'I fell in love with it': Army veteran makes it his mission to share Braille American flags
By GORDON JACKSON | The Brunswick News, Ga. | Published: November 25, 2019
BRUNSWICK, Ga. (Tribune News Service) — Exposure to agent orange robbed Walt Peters of his vision, but the gift of an American flag in 2008 has given him a new purpose in life.
Peters, of Kingsland, Ga., is a 20-year Army veteran who served three tours of duty in Vietnam as part of a helicopter recovery team. After he lost his vision, he was given an American flag with the Pledge of Allegiance written in Braille in Savannah in appreciation for his service.
The tactile experience of touching the flag he could once see with his eyes was an emotional experience, he said.
“They gave me this thing and I fell in love with it,” he said.
The upper left corner of the flag has fifty raised stars arranged in alternating clusters of five and six. The embossing on the stripes indicates the color of each stripe and the Pledge of Allegiance written in Braille.
The design is also a tactile aid to teach blind students how the American flag looks.
The flag’s creator, Randolph Cabral, of the Kansas Braille Transcription Institute, said he created the flag in memory of his father, a blind World War II veteran.
“He always displayed the flag during the holidays,” Cabral said.
He got the idea to create the flag after he heard about a group of students, one of whom was blind, who were given American flag bookmarks. The blind girl gave the bookmark back, saying it was of no value to her.
It gave him the idea to make the first the Braille flag with the pledge, which he gave as a gift to his mother in memory of his late father. She showed it to some friends and it didn’t take long for the flag to attract media attention and overwhelm Cabral with orders.
“Nobody had ever made one,” he said. “I didn’t expect the response.”
The flag, approved by Congress as an official American flag, is made in paper and bronze versions. A Braille flag is at Arlington National Cemetery, national cemeteries in Florida and VA hospitals throughout the Southeast. The flags are also given to different veterans groups and individual veterans.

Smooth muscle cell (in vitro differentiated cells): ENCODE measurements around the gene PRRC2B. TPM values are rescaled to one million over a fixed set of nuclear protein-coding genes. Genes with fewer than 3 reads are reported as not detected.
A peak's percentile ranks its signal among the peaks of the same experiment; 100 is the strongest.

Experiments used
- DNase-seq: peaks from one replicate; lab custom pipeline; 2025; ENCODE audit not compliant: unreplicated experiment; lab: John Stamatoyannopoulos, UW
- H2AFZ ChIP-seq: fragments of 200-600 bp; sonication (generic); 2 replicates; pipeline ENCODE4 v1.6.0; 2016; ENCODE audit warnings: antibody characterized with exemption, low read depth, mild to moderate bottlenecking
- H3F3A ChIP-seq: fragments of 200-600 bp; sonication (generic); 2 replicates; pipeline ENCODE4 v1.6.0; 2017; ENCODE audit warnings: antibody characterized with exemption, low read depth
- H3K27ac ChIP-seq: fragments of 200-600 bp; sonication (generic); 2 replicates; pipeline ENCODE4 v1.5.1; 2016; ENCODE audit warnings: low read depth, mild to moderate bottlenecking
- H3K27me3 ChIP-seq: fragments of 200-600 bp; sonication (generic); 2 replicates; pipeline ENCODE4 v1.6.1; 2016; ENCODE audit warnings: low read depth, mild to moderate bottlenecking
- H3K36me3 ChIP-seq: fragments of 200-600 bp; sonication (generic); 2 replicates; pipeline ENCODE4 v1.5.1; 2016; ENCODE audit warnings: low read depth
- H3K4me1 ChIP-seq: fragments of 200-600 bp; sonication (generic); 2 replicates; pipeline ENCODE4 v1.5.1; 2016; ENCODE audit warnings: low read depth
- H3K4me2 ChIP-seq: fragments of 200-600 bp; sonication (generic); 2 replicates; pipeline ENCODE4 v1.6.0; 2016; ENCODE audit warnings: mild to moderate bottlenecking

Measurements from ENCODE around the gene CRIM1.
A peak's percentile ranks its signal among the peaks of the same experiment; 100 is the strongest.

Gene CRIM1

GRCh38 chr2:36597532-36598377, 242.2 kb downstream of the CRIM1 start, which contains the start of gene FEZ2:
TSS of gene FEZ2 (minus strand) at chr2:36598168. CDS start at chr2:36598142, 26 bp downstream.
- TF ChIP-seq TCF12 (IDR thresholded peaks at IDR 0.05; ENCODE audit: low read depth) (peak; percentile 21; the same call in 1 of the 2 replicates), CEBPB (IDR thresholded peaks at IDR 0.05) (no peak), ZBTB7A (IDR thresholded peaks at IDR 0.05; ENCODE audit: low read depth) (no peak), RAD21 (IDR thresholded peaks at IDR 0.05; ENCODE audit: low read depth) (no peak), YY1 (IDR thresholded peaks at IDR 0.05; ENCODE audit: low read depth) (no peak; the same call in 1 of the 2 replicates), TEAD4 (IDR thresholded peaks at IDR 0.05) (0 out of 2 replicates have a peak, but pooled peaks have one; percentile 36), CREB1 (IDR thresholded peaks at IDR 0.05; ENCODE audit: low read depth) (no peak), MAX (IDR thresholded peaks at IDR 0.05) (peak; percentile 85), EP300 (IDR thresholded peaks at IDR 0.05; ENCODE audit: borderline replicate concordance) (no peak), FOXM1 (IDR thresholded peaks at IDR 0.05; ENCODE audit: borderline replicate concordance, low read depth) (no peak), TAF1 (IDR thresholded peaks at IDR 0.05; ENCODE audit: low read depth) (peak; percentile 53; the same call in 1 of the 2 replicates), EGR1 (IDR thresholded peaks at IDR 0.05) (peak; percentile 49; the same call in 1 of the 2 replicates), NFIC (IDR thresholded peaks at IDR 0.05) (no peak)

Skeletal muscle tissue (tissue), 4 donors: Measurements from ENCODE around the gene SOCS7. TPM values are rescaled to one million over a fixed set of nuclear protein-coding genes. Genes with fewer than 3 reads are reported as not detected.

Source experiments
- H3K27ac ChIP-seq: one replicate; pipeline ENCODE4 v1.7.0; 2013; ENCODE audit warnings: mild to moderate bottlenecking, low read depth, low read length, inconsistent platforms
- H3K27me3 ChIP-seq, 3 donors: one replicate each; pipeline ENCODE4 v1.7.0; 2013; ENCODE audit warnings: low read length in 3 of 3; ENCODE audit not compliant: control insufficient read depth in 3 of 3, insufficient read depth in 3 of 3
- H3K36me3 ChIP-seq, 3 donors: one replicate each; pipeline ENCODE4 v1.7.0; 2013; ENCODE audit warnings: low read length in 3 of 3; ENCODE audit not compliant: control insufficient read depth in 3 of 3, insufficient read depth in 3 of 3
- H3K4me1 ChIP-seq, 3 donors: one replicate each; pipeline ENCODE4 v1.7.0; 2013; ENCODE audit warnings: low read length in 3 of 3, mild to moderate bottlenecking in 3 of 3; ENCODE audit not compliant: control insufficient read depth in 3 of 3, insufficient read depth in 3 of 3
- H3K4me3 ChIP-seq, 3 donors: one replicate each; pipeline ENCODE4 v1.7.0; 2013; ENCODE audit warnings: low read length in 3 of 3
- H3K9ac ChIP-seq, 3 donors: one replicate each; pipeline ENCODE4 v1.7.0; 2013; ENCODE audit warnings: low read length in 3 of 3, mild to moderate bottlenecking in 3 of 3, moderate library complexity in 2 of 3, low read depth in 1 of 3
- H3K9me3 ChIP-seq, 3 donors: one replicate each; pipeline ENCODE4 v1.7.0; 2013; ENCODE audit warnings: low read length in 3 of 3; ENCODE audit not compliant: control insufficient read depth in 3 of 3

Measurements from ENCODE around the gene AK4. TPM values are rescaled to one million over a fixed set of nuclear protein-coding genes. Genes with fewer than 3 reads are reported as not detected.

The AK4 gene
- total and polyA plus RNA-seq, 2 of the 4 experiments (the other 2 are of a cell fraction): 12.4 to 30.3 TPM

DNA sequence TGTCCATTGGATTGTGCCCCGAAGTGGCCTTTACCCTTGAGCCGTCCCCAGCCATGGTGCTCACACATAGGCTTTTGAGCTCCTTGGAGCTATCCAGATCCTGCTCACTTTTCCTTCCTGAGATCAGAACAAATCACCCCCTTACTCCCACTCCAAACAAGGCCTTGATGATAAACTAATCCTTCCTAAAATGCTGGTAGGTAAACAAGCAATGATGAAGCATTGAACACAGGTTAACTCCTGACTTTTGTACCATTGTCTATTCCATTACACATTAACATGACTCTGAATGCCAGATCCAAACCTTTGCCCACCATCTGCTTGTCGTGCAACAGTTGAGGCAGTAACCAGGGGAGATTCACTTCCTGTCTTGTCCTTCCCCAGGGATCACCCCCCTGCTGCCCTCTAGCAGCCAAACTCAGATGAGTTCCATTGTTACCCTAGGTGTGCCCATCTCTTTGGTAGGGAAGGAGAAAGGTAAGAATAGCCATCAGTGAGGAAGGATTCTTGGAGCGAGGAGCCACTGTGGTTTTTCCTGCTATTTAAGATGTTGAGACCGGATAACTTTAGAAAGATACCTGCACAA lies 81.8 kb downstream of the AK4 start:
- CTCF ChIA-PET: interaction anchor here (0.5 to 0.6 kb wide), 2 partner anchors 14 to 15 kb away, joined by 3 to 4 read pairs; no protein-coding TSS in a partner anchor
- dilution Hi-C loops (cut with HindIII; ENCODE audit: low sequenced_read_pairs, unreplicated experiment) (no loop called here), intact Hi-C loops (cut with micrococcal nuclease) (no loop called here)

Cabral met Peters after seeing him on a national CCN broadcast handing out American flags to soldiers returning from a tour of duty in the Middle East.
“Here he was blind handing out cloth flags on little sticks,” Cabral said. “He could no longer see the flag himself.”
After he gave Peters his first Braille flag more than a decade ago, Cabral said he realized the flag initiative needed a voice and that Peters was the man for the job.
They began a collaborative effort to distribute the flag. Last year, more than 100 brass Braille flags and 12,000 paper Braille flags were distributed across the nation and beyond. Cabral said the queen of England has one of the Braille flags.
When Peters presents a flag, he dresses in the dress Army uniform he wore during active duty. Every ceremony, regardless of if it’s for one individual or a public site, is conducted with a color guard and all the pomp and circumstance possible.
“It’s important to do this in a fashionable manner,” he said. “It’s an honor to do it anywhere we do it.”
Peters said it took a year for him to learn to read Braille after his vision deteriorated to the point where he was legally blind, so he understands the emotions shown by blind veterans who touch a paper or metal version of the flag for the first time.
“Most of the time they’re overwhelmed,” he said. “It’s the first chance for a lot of blind veterans to experience something like this. They’re very inspired.”
Cabral said he is “amazed” at the number of lives Peters has touched since he got involved with the project. And it’s likely to get busier in the near future.
“I don’t think there’s anything he can’t do,” he said. “He was God sent. Nobody can do it with any more sincerity and passion than Walt does.”
The American Braille Flag Project was designated a 501c3 non-profit about a month ago, Peters said. Organizers are trying to be methodical about setting up a website to market the flags nationwide and to solicit funds to enable more flags to be donated to different veterans organizations.
“We’re getting set up correctly,” he said.
Peters, 75, said his goal before he dies is to present brass Braille flags to the estimated 150 VA hospitals across the nation that currently don’t have one.
“I’m still serving,” he said. “I believe in our country. I believe in our flag.”